Simanaitis Says

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THERE ARE plenty of reasons for more automotive lighting of the Light-Emitting-Diode variety. LEDs are more efficient than conventional incandescent illumination. They give stylists great opportunity for originality. They offer adaptive technology for reduced glare. And their prices are coming down.

But enhanced automotive lighting of the LED variety requires a change in government regulation. Adaptive automotive headlights are not yet legal.

Conventional lighting shares the incandescent nature of Edison’s first bulb. It may have a halogen atmosphere within the bulb (today’s basic headlamp type). It might have a metal halide with a xenon-gas arc discharge for startup (as in premium xenon lighting). But its incandescence still produces heat—and this heat eats energy.

By contrast, an LED passes electricity through a silicon diode, a semiconductor one-way switch. It generates light, not heat.

Today, LED elements are used in high-end lighting, though a mere 2 percent of automotive applications. But Osram, a major supplier of automotive lighting of all sorts, predicts that LED applications will account for 20 percent of the market by 2020.

Cost is still a big factor. According to Automotive News, September 16, 2013, a basic halogen headlight costs an automaker around $20; a premium xenon headlight, from $60 to $80. An LED equivalent is roughly twice as expensive as xenon, but prices are declining rapidly.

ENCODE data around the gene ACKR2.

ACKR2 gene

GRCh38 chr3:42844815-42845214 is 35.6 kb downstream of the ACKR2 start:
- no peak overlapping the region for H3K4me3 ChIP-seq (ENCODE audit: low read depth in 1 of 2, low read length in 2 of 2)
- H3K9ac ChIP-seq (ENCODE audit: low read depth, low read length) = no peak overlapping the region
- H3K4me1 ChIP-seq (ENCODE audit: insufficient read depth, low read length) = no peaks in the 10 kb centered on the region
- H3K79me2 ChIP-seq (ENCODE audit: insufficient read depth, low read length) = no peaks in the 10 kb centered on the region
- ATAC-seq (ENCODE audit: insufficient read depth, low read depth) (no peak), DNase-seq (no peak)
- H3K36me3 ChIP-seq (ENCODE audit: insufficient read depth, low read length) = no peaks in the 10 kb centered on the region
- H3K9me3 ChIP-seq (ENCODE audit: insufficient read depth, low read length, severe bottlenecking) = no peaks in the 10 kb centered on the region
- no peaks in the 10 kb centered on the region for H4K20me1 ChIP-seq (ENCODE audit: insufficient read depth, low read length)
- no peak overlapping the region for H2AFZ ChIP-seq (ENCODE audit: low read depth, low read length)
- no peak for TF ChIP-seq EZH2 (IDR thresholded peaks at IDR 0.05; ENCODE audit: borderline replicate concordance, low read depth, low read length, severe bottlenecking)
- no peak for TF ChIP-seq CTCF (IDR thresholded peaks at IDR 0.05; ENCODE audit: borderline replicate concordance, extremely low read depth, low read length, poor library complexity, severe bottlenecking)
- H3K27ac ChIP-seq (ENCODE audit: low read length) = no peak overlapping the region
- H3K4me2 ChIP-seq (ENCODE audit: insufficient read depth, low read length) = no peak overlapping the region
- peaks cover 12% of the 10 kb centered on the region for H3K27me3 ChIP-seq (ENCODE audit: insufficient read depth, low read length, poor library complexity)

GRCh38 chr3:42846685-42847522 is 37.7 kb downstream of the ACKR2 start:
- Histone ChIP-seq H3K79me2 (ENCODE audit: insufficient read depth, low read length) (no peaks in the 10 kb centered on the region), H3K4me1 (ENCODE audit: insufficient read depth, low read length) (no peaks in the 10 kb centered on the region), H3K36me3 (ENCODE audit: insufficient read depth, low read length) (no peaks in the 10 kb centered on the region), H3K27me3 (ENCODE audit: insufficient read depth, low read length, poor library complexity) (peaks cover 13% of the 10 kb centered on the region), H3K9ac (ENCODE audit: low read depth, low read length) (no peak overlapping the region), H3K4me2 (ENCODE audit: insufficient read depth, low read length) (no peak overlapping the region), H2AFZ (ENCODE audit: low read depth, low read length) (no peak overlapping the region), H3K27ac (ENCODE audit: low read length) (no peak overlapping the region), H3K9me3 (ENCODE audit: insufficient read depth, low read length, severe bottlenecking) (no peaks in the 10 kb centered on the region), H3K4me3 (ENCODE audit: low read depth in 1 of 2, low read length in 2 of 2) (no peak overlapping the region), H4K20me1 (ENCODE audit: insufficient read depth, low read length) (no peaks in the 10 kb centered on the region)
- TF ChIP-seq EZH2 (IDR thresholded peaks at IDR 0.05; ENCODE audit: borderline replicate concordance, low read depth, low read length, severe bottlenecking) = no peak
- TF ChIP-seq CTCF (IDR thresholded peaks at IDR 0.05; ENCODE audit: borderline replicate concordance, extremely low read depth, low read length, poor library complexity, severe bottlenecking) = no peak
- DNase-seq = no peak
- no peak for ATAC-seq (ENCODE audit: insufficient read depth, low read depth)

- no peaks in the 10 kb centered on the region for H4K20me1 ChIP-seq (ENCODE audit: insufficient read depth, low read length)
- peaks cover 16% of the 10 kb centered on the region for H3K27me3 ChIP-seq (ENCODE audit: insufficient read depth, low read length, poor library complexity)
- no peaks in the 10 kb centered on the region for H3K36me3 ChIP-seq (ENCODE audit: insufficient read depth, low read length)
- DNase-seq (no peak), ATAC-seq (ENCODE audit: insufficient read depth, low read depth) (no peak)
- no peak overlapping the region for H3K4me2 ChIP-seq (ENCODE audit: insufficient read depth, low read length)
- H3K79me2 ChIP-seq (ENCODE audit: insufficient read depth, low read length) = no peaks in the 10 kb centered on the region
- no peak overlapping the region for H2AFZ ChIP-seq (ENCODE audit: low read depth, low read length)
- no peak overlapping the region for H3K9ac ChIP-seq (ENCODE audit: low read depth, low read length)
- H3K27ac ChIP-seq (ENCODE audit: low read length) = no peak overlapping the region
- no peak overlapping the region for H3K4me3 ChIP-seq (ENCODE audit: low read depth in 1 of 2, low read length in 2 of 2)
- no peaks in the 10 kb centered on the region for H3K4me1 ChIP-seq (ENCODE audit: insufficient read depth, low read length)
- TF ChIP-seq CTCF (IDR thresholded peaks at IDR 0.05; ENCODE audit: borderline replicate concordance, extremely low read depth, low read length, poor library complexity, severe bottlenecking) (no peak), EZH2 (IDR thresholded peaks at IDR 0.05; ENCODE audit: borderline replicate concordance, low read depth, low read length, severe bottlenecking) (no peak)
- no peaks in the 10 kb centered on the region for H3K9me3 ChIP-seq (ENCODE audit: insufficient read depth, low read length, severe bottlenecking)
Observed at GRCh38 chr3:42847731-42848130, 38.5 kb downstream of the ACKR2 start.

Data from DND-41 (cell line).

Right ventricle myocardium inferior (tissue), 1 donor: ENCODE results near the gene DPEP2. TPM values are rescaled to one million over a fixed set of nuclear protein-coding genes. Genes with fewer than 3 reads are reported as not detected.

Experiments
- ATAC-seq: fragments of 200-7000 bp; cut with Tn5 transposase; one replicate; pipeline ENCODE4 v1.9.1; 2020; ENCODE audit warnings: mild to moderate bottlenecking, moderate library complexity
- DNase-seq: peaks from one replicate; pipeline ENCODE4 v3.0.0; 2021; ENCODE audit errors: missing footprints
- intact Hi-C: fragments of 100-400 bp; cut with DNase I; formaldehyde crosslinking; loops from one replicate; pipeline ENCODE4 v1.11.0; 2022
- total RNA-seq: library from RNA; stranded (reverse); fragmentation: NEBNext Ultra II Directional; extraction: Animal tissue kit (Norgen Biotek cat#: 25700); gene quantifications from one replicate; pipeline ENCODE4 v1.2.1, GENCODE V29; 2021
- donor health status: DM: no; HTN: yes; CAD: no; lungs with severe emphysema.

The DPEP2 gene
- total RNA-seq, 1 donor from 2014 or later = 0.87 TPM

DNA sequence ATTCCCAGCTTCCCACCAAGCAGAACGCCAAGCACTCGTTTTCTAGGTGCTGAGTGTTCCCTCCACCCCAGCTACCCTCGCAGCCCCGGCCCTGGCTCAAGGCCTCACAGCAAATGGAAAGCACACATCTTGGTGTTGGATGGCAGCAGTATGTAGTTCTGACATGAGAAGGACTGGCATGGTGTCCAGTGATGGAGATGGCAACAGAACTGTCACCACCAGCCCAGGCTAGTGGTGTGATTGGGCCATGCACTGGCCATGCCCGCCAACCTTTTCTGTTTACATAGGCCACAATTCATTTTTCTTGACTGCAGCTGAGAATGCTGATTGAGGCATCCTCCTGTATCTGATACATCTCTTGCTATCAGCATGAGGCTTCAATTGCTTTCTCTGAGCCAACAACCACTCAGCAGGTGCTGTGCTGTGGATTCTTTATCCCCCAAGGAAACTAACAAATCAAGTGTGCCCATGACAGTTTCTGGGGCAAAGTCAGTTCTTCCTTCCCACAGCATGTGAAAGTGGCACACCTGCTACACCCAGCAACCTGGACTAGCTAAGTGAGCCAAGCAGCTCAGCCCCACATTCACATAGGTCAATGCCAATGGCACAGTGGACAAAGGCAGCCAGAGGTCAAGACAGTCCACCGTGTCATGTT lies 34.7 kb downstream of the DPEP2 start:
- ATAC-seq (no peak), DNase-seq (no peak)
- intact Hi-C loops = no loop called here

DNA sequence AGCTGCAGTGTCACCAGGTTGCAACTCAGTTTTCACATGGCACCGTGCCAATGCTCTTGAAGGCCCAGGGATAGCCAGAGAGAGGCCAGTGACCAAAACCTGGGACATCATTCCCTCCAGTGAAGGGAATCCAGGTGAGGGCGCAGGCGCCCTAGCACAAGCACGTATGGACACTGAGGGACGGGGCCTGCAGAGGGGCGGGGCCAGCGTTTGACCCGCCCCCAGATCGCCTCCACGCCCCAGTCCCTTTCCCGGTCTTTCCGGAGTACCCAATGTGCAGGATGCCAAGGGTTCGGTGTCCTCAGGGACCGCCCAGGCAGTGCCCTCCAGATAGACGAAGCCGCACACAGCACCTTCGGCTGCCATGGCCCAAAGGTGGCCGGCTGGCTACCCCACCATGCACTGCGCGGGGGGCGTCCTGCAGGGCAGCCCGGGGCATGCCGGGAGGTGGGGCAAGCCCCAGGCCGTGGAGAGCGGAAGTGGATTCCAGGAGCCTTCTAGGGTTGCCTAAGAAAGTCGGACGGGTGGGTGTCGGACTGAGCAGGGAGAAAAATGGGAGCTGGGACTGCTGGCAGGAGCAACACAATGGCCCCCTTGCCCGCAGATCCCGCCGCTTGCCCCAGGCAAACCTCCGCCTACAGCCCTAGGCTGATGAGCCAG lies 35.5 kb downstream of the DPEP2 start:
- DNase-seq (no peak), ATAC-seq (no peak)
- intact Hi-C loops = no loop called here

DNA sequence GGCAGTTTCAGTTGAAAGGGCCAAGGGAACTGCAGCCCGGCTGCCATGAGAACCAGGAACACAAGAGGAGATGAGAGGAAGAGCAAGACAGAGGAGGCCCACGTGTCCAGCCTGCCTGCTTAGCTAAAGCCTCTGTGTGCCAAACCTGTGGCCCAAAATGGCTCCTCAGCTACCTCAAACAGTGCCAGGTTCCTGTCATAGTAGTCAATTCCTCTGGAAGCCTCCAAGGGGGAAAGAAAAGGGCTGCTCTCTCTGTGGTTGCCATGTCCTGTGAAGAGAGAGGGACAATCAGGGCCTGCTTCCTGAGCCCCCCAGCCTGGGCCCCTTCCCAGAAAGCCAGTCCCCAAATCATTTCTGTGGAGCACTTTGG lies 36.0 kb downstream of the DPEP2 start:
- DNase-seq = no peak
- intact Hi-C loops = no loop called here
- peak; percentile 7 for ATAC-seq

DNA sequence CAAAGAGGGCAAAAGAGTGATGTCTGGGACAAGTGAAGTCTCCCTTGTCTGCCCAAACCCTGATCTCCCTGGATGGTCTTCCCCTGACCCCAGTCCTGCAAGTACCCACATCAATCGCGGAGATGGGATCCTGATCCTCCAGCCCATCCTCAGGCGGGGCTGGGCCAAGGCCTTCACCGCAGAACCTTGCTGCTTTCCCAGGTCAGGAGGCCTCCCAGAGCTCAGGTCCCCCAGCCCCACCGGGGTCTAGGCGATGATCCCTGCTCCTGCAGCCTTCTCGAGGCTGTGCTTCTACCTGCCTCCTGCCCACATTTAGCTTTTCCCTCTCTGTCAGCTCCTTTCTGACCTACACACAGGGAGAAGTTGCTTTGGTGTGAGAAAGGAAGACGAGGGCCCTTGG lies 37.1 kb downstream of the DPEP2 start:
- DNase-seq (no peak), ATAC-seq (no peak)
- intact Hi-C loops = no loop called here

For reasons of efficiency, packaging and styling, Toyota has shown interest in adaptive LED applications.


These Toyota headlights get their selective illumination through mechanical shutters.

See for information on Toyota’s use of LED arrays with shutters achieving antiglare characteristics and low-beam operation.

Osram has introduced an adaptive headlight that doesn’t require mechanical shutters. Each LED matrix consists of 78 selectively aimed elements arranged in three rows of 26 each.


This Osram LED matrix operates its elements selectively, sans shutters.

High-beam is characterized by operating all 78 elements. A windshield-mounted camera monitors surroundings; its computer shuts down appropriate elements to minimize glare. No mechanical shutters are used.

The reduction might be in response to an on-coming vehicle. Or it might be reducing glare when one car passes another. The number of elements in the matrix gives optimal flexibility in control and illumination.

At the recent Frankfurt auto show, Audi exhibited an A8 with similar Osram hardware. Each headlight’s high-beam has five light bars with five LED elements per bar.

Though legal in other parts of the world, current U.S. regulations prohibit any sort of adaptive high-beam. NHTSA and SAE International have research projects addressing potential changes of the regulation.

At this point, LED matrix headlights are prohibitively expense for mass production. However, rapidly declining LED costs will change this. ds

© Dennis Simanaitis,, 2013

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This entry was posted on September 23, 2013 by in Driving it Tomorrow and tagged , .
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